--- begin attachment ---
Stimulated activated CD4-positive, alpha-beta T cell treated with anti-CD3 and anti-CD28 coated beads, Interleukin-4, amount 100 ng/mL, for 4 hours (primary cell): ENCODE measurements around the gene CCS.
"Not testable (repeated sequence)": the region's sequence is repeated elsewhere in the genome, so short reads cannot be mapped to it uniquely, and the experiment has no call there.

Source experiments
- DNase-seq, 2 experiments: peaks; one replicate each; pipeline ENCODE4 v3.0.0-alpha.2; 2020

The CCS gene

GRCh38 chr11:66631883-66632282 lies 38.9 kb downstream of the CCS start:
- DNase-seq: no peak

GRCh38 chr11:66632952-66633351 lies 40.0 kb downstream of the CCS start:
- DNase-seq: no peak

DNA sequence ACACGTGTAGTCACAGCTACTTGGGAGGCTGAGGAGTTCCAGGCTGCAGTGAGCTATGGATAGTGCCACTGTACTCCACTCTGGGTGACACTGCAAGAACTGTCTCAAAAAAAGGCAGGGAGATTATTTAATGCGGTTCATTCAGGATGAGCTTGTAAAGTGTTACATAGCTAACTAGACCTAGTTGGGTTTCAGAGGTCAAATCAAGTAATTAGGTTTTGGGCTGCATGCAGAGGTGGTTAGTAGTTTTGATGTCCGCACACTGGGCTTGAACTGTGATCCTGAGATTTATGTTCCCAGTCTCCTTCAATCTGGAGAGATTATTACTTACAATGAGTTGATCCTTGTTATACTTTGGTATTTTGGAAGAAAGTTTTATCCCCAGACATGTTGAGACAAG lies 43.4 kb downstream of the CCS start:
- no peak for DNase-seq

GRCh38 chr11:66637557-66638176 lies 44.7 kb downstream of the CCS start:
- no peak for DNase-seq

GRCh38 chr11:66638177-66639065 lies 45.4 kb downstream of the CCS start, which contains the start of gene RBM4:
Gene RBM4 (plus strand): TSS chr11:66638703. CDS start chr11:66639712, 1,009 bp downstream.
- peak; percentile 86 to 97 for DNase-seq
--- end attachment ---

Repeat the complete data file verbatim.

Stimulated activated CD4-positive, alpha-beta T cell treated with anti-CD3 and anti-CD28 coated beads, Interleukin-4, amount 100 ng/mL, for 4 hours (primary cell): ENCODE measurements around the gene CCS.
"Not testable (repeated sequence)": the region's sequence is repeated elsewhere in the genome, so short reads cannot be mapped to it uniquely, and the experiment has no call there.

Source experiments
- DNase-seq, 2 experiments: peaks; one replicate each; pipeline ENCODE4 v3.0.0-alpha.2; 2020

The CCS gene

GRCh38 chr11:66631883-66632282 lies 38.9 kb downstream of the CCS start:
- DNase-seq: no peak

GRCh38 chr11:66632952-66633351 lies 40.0 kb downstream of the CCS start:
- DNase-seq: no peak

DNA sequence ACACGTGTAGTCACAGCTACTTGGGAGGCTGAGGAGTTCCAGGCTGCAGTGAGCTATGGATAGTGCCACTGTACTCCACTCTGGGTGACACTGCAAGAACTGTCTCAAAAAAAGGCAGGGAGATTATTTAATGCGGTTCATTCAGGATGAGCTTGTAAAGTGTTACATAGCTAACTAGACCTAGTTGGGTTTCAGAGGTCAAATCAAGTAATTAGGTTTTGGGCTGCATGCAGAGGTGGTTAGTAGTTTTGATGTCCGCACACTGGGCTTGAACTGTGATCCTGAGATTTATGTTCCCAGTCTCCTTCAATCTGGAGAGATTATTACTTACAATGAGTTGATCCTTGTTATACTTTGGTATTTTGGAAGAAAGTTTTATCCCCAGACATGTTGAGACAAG lies 43.4 kb downstream of the CCS start:
- no peak for DNase-seq

GRCh38 chr11:66637557-66638176 lies 44.7 kb downstream of the CCS start:
- no peak for DNase-seq

GRCh38 chr11:66638177-66639065 lies 45.4 kb downstream of the CCS start, which contains the start of gene RBM4:
Gene RBM4 (plus strand): TSS chr11:66638703. CDS start chr11:66639712, 1,009 bp downstream.
- peak; percentile 86 to 97 for DNase-seq